Creating Transplant Organs With 3D Bioprinters
3D printing is a process through which solid objects are built by feeding a 3 Dimensional model of the object into a 3D printer. The printer then builds the object by creating many very fine layers of material until the desired object is fully formed. This is quite similar to the way a dot matrix printer forms an image on a page. The 3D printing process has been around since the mid-1980s, but recently there has been a surge of interest in these printers for manufacturing and home use. As prices of these machines are going down, the number of objects that can be created is going up. Everything from shoes, eyeglasses, jewelry and toys to guns and aerospace parts are but a few of the articles that can be produced from a 3D printer. A titanium jaw was recently printed out by a 3D printer, and successfully inserted into an 83 year old woman. It' s predicted that the 3D printing market will hit $3 billion by 2018. There are so many exciting aspects of this technology, but the most revolutionary and intruiging is it's ability to produce living tissues and organs for human transplant.
3D Bioprinters Evolve
A Bioprinter is a 3D printer that uses living cells as ink, depositing layers of biological material to build an object. This technology is being hotly pursued by many researchers in the hopes that eventually entire organs will be created that can be used for human transplant. The beauty of such as technology is that these organs would be custom built from a patient's own cells, and so their body would accept the new organ without the rejection factor.
An early pioneer, Professor Makoto Nakamura, developed the first working bioprinter in 2008. This printer can print out biotubing similar to a blood vessel.
Professor Makoto Nakamura's Printer
The Organovo NovaGen MMX Bio-Printer
The first commercial organ printer, the NovaGen MMX was produced in 2009 by the SanDiego based company Organovo. In December of 2012, Organovo announced a partnership with Autodesk, Inc., a leader in engineering software, to create the first 3D design software for their bioprinter. Using two print heads, the NovaGen MMX printer lays down a scaffold of biopaper made of collagen, gelatin or other hydrogels with one print head, and the other places ink made of human cells into the scaffold. Layer by layer, the final object is built up into the proper shape. Over a few days, the cells merge into a piece of tissue. So far the company has created lung, cardiac muscle and blood vessels. Their goal is to produce full organs. They predict that the kidney will be the first to be produced. It may not look exactly like a human kidney, but it will function as one, cleaning waste products from the blood.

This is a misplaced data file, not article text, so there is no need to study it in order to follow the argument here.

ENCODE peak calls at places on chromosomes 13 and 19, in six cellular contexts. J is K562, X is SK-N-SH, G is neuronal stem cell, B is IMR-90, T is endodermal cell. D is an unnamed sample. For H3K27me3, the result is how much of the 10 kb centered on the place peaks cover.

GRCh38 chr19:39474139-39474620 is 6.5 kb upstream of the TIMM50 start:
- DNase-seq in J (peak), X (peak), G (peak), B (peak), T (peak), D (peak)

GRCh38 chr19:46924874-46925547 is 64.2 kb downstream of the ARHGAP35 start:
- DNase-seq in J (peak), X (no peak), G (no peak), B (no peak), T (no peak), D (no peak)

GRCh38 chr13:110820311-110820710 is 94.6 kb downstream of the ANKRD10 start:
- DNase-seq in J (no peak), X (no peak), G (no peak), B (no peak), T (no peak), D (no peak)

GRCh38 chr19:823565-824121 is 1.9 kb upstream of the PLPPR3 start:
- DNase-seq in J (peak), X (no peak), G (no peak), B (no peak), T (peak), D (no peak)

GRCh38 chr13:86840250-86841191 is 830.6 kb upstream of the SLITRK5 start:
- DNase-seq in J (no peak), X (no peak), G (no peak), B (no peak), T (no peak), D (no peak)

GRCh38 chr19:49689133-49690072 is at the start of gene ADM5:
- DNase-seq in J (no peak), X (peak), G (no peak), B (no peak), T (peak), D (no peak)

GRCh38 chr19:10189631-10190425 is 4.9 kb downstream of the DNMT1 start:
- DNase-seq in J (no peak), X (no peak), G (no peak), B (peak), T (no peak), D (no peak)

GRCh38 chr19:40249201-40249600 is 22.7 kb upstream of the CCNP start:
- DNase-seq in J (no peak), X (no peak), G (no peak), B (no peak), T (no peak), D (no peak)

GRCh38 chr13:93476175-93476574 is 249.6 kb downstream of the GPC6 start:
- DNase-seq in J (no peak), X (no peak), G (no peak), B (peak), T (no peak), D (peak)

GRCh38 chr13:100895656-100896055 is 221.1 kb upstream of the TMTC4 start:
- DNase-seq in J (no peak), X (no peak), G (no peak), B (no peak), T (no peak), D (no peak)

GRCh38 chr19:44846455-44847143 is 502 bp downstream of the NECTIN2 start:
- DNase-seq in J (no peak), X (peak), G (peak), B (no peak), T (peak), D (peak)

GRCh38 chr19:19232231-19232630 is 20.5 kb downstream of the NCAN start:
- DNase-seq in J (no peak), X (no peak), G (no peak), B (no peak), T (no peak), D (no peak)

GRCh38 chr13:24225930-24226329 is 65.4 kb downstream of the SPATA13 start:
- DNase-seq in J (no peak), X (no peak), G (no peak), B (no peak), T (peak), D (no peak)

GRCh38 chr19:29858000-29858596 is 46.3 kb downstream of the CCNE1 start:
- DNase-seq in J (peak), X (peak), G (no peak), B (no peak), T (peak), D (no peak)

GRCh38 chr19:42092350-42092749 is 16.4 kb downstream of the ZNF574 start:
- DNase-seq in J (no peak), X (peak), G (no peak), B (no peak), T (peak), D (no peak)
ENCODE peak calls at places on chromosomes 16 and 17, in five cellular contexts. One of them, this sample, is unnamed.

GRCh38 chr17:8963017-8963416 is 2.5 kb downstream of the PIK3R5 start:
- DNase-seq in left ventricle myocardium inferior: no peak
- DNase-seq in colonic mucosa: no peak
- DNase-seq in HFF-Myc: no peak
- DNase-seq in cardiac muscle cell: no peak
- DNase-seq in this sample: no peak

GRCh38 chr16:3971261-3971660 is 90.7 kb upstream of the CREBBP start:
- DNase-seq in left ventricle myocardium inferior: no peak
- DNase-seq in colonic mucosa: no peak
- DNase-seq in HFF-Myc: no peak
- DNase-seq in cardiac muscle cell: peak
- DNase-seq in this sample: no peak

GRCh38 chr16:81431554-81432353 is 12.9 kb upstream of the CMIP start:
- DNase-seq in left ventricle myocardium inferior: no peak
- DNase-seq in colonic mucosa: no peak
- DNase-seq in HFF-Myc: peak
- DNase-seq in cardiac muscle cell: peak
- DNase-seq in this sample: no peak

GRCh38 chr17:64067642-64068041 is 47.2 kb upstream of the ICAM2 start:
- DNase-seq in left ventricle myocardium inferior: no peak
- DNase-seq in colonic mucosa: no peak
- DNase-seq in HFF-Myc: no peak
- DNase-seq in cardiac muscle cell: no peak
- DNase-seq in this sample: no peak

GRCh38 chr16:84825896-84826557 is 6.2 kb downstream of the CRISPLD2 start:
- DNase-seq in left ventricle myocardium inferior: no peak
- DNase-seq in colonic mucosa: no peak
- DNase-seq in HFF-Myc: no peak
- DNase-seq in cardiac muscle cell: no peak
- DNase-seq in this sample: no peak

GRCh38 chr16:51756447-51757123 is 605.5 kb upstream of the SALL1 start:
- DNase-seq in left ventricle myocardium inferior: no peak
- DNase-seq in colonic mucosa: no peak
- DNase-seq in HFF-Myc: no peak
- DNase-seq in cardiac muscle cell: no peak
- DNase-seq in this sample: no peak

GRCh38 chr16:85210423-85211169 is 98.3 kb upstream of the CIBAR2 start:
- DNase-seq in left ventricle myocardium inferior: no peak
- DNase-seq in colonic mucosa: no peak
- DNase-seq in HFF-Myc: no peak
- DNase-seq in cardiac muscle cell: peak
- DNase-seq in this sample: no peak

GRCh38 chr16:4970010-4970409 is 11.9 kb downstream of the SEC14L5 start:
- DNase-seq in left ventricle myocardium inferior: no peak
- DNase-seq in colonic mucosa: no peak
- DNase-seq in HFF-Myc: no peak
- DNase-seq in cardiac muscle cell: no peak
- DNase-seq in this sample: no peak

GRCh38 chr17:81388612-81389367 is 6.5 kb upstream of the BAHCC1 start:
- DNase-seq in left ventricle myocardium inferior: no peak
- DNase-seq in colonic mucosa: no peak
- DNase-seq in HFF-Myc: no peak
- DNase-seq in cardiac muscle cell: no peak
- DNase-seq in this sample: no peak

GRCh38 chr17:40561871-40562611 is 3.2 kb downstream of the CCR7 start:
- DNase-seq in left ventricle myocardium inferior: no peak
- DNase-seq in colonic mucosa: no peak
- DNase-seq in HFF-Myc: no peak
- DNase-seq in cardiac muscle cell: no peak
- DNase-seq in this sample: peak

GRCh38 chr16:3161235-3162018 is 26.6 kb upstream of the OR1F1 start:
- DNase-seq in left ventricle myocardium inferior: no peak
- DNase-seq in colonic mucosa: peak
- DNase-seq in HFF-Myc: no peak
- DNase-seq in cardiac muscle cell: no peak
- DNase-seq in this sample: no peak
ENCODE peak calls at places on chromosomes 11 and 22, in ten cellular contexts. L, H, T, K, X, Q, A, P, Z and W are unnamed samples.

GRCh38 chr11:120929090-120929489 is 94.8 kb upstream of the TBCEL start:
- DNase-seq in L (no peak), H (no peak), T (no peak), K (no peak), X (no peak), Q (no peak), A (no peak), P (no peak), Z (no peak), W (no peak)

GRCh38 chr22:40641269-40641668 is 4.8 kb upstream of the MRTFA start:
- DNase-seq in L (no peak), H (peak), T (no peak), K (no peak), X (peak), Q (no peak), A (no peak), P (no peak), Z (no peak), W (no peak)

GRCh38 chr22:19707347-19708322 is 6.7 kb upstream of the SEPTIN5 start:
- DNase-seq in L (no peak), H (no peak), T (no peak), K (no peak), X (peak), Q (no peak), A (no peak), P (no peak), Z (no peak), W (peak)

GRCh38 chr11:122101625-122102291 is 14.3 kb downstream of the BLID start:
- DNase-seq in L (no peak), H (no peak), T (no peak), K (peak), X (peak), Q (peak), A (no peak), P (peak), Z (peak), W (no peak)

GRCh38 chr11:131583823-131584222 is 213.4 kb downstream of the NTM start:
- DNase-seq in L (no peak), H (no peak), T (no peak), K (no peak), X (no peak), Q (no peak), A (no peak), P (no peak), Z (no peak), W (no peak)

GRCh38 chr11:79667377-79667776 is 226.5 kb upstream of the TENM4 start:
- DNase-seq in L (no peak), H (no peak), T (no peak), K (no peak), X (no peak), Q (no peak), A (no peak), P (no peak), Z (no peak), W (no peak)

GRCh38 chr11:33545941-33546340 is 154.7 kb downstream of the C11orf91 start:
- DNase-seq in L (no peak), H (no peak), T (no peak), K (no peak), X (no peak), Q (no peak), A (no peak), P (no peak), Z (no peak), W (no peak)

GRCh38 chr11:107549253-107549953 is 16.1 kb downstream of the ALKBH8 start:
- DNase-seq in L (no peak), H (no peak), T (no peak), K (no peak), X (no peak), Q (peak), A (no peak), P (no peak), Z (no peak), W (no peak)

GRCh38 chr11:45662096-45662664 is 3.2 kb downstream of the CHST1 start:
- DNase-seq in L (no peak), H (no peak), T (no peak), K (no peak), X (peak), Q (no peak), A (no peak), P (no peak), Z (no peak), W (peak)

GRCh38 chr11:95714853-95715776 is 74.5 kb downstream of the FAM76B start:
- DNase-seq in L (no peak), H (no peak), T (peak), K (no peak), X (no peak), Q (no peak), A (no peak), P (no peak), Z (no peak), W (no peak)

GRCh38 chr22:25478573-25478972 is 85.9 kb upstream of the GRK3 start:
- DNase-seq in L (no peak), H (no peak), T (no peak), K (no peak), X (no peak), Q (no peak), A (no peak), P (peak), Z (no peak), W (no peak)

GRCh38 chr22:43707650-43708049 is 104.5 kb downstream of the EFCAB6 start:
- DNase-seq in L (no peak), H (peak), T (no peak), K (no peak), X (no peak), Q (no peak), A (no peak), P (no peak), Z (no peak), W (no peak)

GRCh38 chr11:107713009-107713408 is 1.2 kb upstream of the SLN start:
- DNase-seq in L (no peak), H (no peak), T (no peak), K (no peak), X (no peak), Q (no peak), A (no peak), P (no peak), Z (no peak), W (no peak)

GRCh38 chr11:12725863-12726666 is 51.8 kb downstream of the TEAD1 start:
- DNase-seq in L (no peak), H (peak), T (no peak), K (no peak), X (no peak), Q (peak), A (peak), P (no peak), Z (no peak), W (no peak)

Wake Forest Institute For Regenerative Medicine
Wake Forest scientists were the first in the world to successfully transplant a laboratory grown bladder into a human. Today, Wake Forest is using a 3D bioprinter to engineer sophisticated prototypes of organs. The goal is to make functioning kidneys and other solid organs like hearts and livers, in addition to solid organs like the uterus. They are also developing on-site “printing” of skin for severe wounds. This could be used to repair the wounds of soldiers with life-threatening burns. Using ink jet technology, skin cells would be placed into a print cartridge and printed directly on the site of the wound. Watch the video below as director Anthony Atala demonstrates their amazing technology.
In February 2016, researchers at the Wake Forest North Carolina hospital announced that they successfully implanted ear, bone and muscle structures into animals. Since the structures matured into functional tissue and developed new systems of blood vessels, it's very likely that they could be implanted into humans. Doctor Atala believes that in the future this technology will enable the printing of custom organs of any size or shape.
University Of Pennsylvania – How Sweet It Is!
University of Pennsylvania recently announced that is was successful in producing a vascular network by using a custom-built 3D printer that prints out a sugar lattice. Once hardened, these sugar scaffolds can be surrounded with a biogel containing cells from the desired organ type. Once the sugar cage dissolves, there's a network of living tissue through which blood (or nutrient materials) can flow. Using this technology, rat liver cells were produced and kept functioning for eight days.
University of Pa's Rep Rap 3D Printer
The Impact Of 3D Bioprinters On Our Future
This new technology is not as far away as you may think. Printed arteries may be used in heart transplants in as little as five years. More complex organs may be possible in as few as 10 years. This is wonderful news for the many people that will need organ transplants.
However, there may be many societal implications from these amazing advances. Will the cost be so prohibitively high that only the very wealthy will be able to afford new organs, or will they be freely available to anyone? Will we see an enormous leap in life extension? If so, will the planet be horribly overpopulated? Will being able to get new organs easily tend to make us more careless with our health? Only time will tell.